Kyrgyzstan: ACTED’s role in helping to reduce tension through defining and highlighting winter pasture borders
Since 2011 ACTED has been helping the secluded sub-region of Kyzyl-Tuu in Southern Kyrgyzstan to define pasture borders in a bid to reduce tension arising from communities allowing their animals to graze on their neighbours’ winter pasturelands. In June 2012, this project was completed having facilitated the agreements of pasture border demarcation, mapping of pasture resources, and increased local pastoralists’ knowledge of pasture management in order to allow the continuation of their livelihoods with increased production.
Kyzyl-Tuu in Southern Kyrgyzstan is an isolated district surrounded by picturesque mountains covered in thick snow throughout the winter and spring months. Comprised of 21 villages, the communities are highly dependent on livestock and pastoralism for their survival. Akunov, 42, lives in the small community of Karyngen, Kyzyl-Tuu, with his wife, daughter, and two sons. Akunov owns a total of seven animals including a horse, two cows, and four sheep. In the summer, Akunov shepherds his livestock to mountainous summer pastures that seem almost endless; though in the winter when resources are much more scarce he relies on rocky winter pastures along with others from his community.
ACTED initially identified Kyzyl-Tuu as possessing a potential for conflict over the limited winter pasture use. Over the past few months, ACTED has responded by initiating a conflict mitigating project aimed at reducing tension stemming from the use of these winter pastures while additionally offering trainings in an effort to improve pasture use.
When asked what kind of problems Akunov had encountered on his community’s pastureland, he responded with the fact that neighbouring villagers had been allowing their animals to graze on his community’s pastures. ACTED found that this response was consistent among many of the pastoralists within the communities of Kyzyl-Tuu. ACTED further found that part of the reason for some of the population allowing their animals to graze on neighbouring pasturelands was due to a lack of awareness of pasture borders – meaning they did not necessarily know where their community’s pasture land stopped and where their neighbour’s began. This information (the communities’ perceptions of their winter pastures and official border lines) was mapped out in order to compare the information and also highlight the problems to community leaders during meetings to facilitate agreements of new borders.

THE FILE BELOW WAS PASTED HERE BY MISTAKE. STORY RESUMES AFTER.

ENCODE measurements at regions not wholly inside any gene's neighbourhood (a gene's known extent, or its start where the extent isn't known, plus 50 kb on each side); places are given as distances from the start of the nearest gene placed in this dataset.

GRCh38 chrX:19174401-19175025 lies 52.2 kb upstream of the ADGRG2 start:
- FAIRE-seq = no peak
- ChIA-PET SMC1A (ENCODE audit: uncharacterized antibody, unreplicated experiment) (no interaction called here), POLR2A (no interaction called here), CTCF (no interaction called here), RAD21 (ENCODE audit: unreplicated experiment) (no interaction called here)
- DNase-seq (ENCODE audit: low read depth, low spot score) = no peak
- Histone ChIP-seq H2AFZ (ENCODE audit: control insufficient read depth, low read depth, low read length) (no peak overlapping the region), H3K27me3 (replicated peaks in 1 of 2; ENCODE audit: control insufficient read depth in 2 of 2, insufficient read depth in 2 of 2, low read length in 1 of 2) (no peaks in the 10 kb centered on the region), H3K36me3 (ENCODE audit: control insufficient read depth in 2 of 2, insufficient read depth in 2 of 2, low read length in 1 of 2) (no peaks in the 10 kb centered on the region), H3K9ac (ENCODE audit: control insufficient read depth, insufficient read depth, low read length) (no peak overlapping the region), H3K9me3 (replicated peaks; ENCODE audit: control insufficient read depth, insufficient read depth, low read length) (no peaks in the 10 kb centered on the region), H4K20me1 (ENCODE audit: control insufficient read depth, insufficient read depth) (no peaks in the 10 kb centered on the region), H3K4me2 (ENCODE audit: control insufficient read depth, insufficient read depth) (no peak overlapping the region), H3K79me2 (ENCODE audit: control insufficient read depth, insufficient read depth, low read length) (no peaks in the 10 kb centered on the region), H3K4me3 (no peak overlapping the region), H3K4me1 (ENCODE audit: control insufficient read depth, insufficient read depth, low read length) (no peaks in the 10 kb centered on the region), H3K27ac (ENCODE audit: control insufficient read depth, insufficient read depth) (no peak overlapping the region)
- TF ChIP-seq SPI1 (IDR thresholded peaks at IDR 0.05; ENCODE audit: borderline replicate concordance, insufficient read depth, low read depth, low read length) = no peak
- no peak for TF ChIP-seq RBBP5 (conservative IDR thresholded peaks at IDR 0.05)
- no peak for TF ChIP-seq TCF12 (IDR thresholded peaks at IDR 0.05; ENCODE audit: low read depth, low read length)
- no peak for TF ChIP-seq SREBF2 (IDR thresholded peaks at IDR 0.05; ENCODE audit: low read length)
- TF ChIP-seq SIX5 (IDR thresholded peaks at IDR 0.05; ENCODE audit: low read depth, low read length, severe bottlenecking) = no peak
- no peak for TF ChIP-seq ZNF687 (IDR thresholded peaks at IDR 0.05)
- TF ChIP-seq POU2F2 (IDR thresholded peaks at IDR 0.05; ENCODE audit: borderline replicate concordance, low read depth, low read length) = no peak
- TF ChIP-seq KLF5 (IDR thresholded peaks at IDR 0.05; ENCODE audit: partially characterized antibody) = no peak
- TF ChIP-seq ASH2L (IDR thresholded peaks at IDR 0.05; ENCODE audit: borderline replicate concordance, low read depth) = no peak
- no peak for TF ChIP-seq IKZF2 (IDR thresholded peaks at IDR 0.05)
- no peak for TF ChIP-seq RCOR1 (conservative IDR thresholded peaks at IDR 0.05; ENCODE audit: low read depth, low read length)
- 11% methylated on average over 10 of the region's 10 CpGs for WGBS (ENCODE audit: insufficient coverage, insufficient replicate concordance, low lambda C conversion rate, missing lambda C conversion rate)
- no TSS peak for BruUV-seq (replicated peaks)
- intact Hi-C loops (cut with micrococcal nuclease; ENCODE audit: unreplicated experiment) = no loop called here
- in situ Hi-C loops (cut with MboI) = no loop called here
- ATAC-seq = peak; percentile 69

The project has helped to resolve disputed issues of grazing land between neighbours.
Maps of each of the communities pastures were created with GPS devices, GPS enabled cameras, and satellite imagery. Overlaying this information are photographs of points of interest, to make it easier for community members to know where the boundaries are and to avoid future disputes. Despite a harsh winter, ACTED staff and community members rode on horse and walked through pastures to get a good picture of the pasture demarcations. To support this, ACTED has been facilitating meetings with the attendance of local authorities and community leaders with the aim of agreeing new borders for their winter pastures. The success of these meetings has led to further meetings with members of each individual community in order to show the new winter pasture borders. These meetings were aided by maps and photos of the boundaries of these pastures allowing the pastoralists to visualise the limits of their grazing land.
Furthermore, ACTED has conducted trainings for the targeted villages’ pastoralists and carried out information campaigns in the targeted communities to promote agricultural activities. This has given pastoralists and the general public alike information on pasture maintenance and management to allow more efficient use of their pastures. As a result of the training, Kabashev, one of the attendees, stated, ‘I have learned how to purposefully use the pasture and received a full store of knowledge about the use of grazing lands.’
When asked about the overall impact of the project, Akunov gave a positive response: ‘The project has helped to resolve disputed issues of grazing land between neighbours.’ The project has also received high praises from a community leader of Kara-Kol village, who stated that the project was ‘an important and useful project’ while another pastoralists from Kara-Kol encouragingly announced, ‘this project has helped to resolve these issues [of tension] over the years over the use of grazing land.’
The project is implemented with support of the American people through the U.S. Agency for International Development’s Office of Transition Initiatives (USAID/OTI). In addition, support is provided by the European Union through the Transition Alliance of Southern Kyrgyzstan. IMPACT Initiatives is a global partner of ACTED for the REACH mapping tool.